Hidden amongst trees in South Norwood lies a large expanse of water - South Norwood Lake. The lake attracts a variety of people from those taking a stroll, fishing, sailing as well those capturing the nature on camera.

In 1809, South Norwood Lake was originally formed as a reservoir for the Croydon Canal. The fifteen kilometre waterway allowed goods to be brought by horse drawn barges from London and agricultural produce, timber and lime from Croydon were transported back to London. In 1836, the canal closed and was used as the base for a new railway line that was opened in 1839. The reservoir was abandoned but remained a popular place for fishing, picnics and skating in the winter. In 1881, a sports club was formed. The club was reported to have the largest number of tennis courts in the world at the time. Following a threat to build upon the club site in 1932, Croydon council purchased the grounds and opened it to the public.

South Norwood Lake is a beautiful open area where many people come to enjoy their surroundings. There are sailing clubs such as the Croydon Sailing Club. Croydon Sailing Club meets every Sunday at 10.00 which supports people from the age of 8 to learn to sail. They also give the opportunity for more advanced sailers to take part in competitions throughout the year. The lake also offers the perfect place to fish. Many eager fishermen go to the lake each day to spot exciting species of fishes namely: Three Spined Stickleback, Roach, Perch, Rudd, Gudgeon, Carp, Tench and Bream.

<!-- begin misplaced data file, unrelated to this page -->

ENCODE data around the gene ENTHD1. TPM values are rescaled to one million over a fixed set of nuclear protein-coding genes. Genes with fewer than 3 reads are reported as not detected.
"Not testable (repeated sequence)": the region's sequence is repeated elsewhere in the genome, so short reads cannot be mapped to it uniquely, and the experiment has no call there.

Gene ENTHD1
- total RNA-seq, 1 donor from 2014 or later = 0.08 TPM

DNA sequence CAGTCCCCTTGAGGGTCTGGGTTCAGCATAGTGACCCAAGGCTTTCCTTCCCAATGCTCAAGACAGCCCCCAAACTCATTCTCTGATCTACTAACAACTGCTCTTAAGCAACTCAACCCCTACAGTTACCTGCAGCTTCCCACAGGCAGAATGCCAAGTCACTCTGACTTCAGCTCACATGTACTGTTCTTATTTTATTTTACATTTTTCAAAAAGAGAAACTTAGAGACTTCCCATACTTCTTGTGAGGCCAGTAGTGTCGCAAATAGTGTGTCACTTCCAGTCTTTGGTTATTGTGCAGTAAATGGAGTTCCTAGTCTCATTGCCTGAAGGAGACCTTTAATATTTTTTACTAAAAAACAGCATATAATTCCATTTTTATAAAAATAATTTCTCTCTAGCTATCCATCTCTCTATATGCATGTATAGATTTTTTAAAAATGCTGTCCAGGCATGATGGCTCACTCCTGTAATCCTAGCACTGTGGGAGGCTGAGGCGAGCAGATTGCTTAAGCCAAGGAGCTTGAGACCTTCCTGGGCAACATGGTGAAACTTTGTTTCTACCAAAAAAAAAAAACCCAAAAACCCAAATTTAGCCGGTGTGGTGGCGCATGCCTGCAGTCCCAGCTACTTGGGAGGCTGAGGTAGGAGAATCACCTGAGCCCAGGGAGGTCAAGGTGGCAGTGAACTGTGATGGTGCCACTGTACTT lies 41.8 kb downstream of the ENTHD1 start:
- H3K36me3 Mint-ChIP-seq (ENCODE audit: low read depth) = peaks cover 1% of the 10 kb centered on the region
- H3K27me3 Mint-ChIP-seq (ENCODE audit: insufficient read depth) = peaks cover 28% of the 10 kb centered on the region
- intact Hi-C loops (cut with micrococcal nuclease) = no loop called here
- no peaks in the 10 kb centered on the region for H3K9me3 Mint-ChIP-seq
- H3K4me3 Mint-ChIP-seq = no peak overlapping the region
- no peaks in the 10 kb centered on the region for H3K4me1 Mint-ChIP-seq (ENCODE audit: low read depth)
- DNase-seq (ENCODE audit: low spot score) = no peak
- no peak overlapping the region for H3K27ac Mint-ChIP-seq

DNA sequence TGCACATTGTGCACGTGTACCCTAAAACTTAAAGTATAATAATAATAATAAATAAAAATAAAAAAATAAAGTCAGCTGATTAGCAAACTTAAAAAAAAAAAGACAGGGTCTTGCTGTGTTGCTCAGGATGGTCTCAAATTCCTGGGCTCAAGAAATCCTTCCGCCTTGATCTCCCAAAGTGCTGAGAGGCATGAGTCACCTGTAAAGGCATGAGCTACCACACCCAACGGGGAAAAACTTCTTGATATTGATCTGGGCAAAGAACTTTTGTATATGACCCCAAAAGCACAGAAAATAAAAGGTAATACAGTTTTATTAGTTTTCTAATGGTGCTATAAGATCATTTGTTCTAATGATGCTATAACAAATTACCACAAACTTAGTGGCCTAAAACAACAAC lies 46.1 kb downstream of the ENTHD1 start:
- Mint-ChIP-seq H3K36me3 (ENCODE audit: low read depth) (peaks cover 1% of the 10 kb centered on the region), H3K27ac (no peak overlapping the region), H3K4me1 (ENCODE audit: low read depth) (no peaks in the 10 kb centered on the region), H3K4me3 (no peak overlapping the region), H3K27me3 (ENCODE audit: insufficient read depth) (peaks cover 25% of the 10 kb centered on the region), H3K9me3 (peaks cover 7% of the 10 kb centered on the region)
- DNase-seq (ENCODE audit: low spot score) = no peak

Many Photographers are also attracted there to capture the wonderful wildlife. For example, Steve Chapman, who travels from Norwich and visits the park 4 times a year described that he liked ‘taking photos of birds, trees, flowers, everything’. Another photographer, Dave Esterson (a local), said he had been visiting ‘since 9 years old’. He particularly likes visiting during this time of the year (February) to see the the Great Crested Grebe who ‘does a spectacular dance’. Great Crested Grebe are very famous for their elaborate courtship dances in which they create spectacular displays which park users may be able to spot. Also he enjoys visiting ‘in the Summer for the butterflies’- in particular, to see the Purple Hairstreak. He described that ‘not many people see them as they live at the top of oak trees’. The Purple Hairstreak flies in the canopy and feeds on honeydew (a sugar rich liquid secreted by aphids and other small insects as they feed on plant sap).

South Norwood Lake also provides the perfect place to sit back and unwind. Another park user said she visits very often in the Summer. She spends a ‘long time - two hours’ reading her book on the bench because it is ‘peaceful, tranquil, easy to get to’. During weekends and school holidays, the park is also enjoyed by children who enjoy riding their bikes around or playing ball games on the grass.

South Norwood Lake is a place enjoyed by all whether they are there to spot different species of birds and fishes or there simply to enjoy the fresh air.